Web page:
|Craig is a funny kid that makes people laugh. But he is having problems at home and takes it out on the kids at Whit's End.
Written By: Chandler
In the intro of this show, Chris says that we'll hear some really funny jokes. My tape must be defective. Well, not really, but the jokes are rather stale. In fact the most humorous line was by Tom: "I thought you liked my dog!" ;o)
That "cute little bell" above the door at Whit's End is noticeably absent in early shows. You simply hear door opening and closing sound effects. But there is either a window in it or windows by it because people are readily aware of what's happening out there and who's coming in.
The show focuses on Craig Moorhead, a kid who likes to tell jokes (albeit stale jokes). Most kids think he's pretty funny, but Freddy, whose parents are getting a divorce, doesn't take kindly to Craig's jokes. One thing that really surprises me is Freddy and Craig's use of "shut up" repeatedly. Some parents out there don't mind the language, but most families I knew growing up did not allow their kids to say that.
Craig doesn't understand Freddy's feelings until he goes home and his parents get into a big fight. Their arguing, in my opinion, is a little distressing for younger listeners. When Craig hears that his family may move back to Columbus, he runs out the door and races back to Whit's End.
One cute little exchange was the length of time the Moorheads had been in Odyssey. Whit asks Bill if they've been in Odyssey for three weeks and Bill responds that it is actually three and a half weeks. Later, Bill tells Joan that they've been in Odyssey for three weeks and she corrects him by saying it's been three and a half weeks.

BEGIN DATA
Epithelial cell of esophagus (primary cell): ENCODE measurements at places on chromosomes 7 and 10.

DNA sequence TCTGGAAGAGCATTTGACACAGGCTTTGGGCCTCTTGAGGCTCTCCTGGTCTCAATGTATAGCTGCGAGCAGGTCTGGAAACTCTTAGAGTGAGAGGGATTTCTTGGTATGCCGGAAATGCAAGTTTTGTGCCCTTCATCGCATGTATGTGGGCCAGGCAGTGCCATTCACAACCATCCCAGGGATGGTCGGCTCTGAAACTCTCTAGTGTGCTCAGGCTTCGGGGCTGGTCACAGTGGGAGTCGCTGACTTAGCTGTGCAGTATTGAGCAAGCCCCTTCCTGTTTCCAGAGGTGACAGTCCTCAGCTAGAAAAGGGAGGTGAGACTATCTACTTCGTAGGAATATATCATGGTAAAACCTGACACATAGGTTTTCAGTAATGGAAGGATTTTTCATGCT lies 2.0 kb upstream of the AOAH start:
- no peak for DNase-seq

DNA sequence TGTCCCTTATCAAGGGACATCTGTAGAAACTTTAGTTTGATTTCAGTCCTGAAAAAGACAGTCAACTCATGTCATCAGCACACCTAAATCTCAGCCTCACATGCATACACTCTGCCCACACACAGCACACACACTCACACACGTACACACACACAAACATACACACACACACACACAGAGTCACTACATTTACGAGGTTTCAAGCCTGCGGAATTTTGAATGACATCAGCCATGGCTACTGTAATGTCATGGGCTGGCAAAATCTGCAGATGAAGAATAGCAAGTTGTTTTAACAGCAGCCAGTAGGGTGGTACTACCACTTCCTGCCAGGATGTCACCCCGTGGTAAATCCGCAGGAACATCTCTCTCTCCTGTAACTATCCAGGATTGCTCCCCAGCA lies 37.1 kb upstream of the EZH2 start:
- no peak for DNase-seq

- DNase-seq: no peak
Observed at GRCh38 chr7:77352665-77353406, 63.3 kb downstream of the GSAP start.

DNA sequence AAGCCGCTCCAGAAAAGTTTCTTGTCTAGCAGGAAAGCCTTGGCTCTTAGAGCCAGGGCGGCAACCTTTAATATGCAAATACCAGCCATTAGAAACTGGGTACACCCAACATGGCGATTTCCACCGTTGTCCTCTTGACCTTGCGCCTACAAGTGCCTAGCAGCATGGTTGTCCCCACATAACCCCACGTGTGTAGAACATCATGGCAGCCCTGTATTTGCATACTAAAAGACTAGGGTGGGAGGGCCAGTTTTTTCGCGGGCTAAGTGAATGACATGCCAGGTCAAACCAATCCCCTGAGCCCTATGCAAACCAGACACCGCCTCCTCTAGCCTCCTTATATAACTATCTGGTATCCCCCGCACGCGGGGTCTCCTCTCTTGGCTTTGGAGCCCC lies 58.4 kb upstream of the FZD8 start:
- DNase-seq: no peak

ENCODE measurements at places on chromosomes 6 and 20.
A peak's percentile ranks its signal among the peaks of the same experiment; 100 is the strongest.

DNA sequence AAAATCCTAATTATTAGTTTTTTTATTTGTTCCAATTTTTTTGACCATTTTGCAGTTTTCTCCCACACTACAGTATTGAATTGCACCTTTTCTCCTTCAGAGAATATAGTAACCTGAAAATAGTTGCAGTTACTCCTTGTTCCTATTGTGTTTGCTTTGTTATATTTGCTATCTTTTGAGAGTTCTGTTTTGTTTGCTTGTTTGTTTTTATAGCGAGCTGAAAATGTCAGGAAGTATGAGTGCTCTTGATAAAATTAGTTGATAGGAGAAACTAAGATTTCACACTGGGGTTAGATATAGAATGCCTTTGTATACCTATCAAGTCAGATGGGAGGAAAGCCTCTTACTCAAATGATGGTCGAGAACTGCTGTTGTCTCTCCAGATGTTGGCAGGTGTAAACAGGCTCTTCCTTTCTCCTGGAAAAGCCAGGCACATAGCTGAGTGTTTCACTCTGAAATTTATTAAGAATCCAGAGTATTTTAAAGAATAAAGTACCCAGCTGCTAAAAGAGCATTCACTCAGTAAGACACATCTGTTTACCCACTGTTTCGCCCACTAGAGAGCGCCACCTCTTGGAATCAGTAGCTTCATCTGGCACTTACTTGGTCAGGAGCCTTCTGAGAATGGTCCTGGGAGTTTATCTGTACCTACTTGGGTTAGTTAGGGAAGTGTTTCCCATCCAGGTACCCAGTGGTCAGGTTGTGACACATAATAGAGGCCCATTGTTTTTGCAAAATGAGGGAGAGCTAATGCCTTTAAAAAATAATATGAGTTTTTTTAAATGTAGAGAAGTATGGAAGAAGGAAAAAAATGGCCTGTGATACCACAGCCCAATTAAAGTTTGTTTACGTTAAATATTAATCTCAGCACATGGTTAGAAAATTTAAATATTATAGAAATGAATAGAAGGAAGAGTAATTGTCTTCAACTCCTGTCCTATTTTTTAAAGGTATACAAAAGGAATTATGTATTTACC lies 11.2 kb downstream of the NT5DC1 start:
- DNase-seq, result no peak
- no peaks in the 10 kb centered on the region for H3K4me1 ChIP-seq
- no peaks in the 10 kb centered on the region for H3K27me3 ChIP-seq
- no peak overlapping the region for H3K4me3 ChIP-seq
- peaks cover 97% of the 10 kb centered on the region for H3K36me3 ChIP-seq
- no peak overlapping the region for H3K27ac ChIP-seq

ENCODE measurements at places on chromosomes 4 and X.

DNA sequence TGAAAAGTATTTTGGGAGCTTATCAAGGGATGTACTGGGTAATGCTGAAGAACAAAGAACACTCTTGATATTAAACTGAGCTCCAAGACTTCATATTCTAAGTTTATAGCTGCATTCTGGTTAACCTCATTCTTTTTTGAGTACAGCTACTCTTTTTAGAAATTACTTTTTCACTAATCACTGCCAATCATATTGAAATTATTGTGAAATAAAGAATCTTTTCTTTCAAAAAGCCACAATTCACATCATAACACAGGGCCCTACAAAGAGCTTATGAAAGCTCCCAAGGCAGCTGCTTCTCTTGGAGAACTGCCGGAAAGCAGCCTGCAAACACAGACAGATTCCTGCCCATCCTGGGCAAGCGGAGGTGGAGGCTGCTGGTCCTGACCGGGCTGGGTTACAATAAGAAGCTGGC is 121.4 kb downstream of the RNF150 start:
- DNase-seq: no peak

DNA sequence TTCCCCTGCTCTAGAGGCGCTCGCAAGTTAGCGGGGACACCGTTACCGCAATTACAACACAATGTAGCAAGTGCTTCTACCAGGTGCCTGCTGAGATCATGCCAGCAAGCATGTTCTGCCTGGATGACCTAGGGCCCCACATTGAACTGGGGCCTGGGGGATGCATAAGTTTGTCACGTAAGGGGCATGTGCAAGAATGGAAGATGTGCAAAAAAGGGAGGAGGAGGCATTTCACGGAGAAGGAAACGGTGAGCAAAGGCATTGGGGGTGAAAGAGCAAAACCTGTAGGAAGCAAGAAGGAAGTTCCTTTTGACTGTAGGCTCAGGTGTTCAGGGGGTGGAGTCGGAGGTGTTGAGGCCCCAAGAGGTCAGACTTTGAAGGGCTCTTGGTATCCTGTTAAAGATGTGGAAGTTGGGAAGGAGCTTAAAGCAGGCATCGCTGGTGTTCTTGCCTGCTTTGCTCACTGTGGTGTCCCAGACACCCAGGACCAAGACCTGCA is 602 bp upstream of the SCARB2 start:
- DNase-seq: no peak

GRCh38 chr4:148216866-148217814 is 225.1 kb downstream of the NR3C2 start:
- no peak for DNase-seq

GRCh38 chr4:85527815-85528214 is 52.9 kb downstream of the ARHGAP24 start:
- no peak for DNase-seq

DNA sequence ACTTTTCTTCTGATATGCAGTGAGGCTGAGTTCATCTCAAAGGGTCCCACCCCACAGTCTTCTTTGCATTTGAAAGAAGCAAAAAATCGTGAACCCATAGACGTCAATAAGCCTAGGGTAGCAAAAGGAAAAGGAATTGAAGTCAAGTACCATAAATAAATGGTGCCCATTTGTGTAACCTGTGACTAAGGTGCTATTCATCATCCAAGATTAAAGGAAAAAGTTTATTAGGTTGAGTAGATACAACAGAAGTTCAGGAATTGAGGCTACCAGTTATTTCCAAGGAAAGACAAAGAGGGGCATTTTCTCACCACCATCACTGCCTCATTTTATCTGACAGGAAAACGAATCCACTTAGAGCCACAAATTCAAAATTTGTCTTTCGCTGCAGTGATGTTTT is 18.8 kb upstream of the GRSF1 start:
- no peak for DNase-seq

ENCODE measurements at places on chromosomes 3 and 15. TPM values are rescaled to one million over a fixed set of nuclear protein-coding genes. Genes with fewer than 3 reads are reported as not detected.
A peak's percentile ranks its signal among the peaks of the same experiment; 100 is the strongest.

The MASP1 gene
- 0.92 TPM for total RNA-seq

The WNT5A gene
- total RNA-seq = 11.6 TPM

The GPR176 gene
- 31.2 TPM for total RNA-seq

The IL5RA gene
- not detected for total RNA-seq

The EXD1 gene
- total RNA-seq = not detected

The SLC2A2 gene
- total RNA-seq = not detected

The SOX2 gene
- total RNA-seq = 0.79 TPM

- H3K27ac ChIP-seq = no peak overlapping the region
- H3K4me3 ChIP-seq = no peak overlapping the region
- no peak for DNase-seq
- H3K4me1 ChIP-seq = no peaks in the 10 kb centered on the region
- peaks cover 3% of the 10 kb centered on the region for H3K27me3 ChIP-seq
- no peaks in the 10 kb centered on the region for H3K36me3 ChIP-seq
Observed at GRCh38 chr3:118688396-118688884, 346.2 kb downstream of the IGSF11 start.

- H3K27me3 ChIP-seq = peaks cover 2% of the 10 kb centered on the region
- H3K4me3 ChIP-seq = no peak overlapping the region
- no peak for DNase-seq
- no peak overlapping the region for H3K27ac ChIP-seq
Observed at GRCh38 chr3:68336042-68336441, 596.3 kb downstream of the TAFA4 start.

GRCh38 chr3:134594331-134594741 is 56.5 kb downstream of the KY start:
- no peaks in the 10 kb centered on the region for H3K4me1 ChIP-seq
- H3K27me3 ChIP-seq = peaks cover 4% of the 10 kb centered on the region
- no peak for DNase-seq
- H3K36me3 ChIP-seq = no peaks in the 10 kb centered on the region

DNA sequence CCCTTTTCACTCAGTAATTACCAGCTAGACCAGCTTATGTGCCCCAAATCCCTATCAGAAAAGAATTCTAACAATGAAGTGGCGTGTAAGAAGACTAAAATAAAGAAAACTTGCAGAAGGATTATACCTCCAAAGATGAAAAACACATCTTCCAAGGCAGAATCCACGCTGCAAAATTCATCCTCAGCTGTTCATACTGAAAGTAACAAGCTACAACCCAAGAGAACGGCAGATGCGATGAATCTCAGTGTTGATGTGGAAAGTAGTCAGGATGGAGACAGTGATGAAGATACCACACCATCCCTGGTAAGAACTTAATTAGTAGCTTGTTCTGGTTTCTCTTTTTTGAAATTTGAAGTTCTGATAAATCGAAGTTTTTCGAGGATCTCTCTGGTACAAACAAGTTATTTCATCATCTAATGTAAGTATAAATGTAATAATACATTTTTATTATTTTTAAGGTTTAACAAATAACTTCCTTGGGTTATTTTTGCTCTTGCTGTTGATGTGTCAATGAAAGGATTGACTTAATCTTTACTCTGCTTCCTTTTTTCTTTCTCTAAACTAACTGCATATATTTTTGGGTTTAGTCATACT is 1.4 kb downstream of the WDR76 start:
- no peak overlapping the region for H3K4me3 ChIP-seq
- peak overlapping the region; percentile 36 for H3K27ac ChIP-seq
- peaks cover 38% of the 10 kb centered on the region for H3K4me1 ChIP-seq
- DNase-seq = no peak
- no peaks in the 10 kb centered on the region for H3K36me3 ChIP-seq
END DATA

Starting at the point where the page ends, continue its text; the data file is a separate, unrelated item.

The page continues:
On his way to Whit's End, Craig runs into some of the "friends" he has made in his brief stay in Odyssey. Instead of being sympathetic about Craig's plight, however, the kids only want Craig to entertain them with more jokes. Angrily, Craig continues on to Whit's End.
At Whit's End, Craig pours out his feelings to Whit who explains true friendship. The Complete Guide says that Whit's original quote of Galatians 6:7 was erroneously stated as, "What you reap you shall also sow." The producers had to rearrange the word order to get it to correctly say, "What you sow you shall also reap." The Guide suggests that you listen carefully and see if you can detect the fix when listening to that line. The answer is yes. But since the producers did such a good job, no one would ever suspect the reason for the difference. It almost sounds as if Whit is just being extra deliberate.
I always wonder about Craig's calling home from Whit's End. He simply informs Whit that he should call home and walks off. Doesn't he need to ask permission to use Whit's phone? Does he even know where the phone is? In the three (and a half) weeks that he's been here, has he already used the phone enough to just "borrow" it any time? Also, there is no indication that Craig went outside thus eliminating the possibility of a pay phone. Anyway, the show ends on a happy note when Craig learns his family won't be moving and he gets the opportunity to be a real friend to Freddy.
The best thing about this episode is the debut of Will Ryan (Eugene, Harlow, etc.) as Craig's father. Beyond that, it's average in all respects.
This show features the debut of Will Ryan, later of Officer Harley, Eugene Meltsner, and Harlow Doyle fame. :-)
The original script for this episode contained the line, "What you reap you shall also sow." The line should have read, "What you sow you shall also reap." This was corrected without any re-recording.
This is also the debut of David Griffin as Freddy who later became the well-known and well-liked character of Jimmy Barclay.
The parts as originally assigned had Chad Reisser playing Freddy and David Griffin as Craig. After some initial read-throughs, the parts were reversed. This occurred again with the same actors years later for episode #186: The Conscientious Cross-Guard.
"The life of the party" is an idiomatic phrase referring to someone who is the center of attention.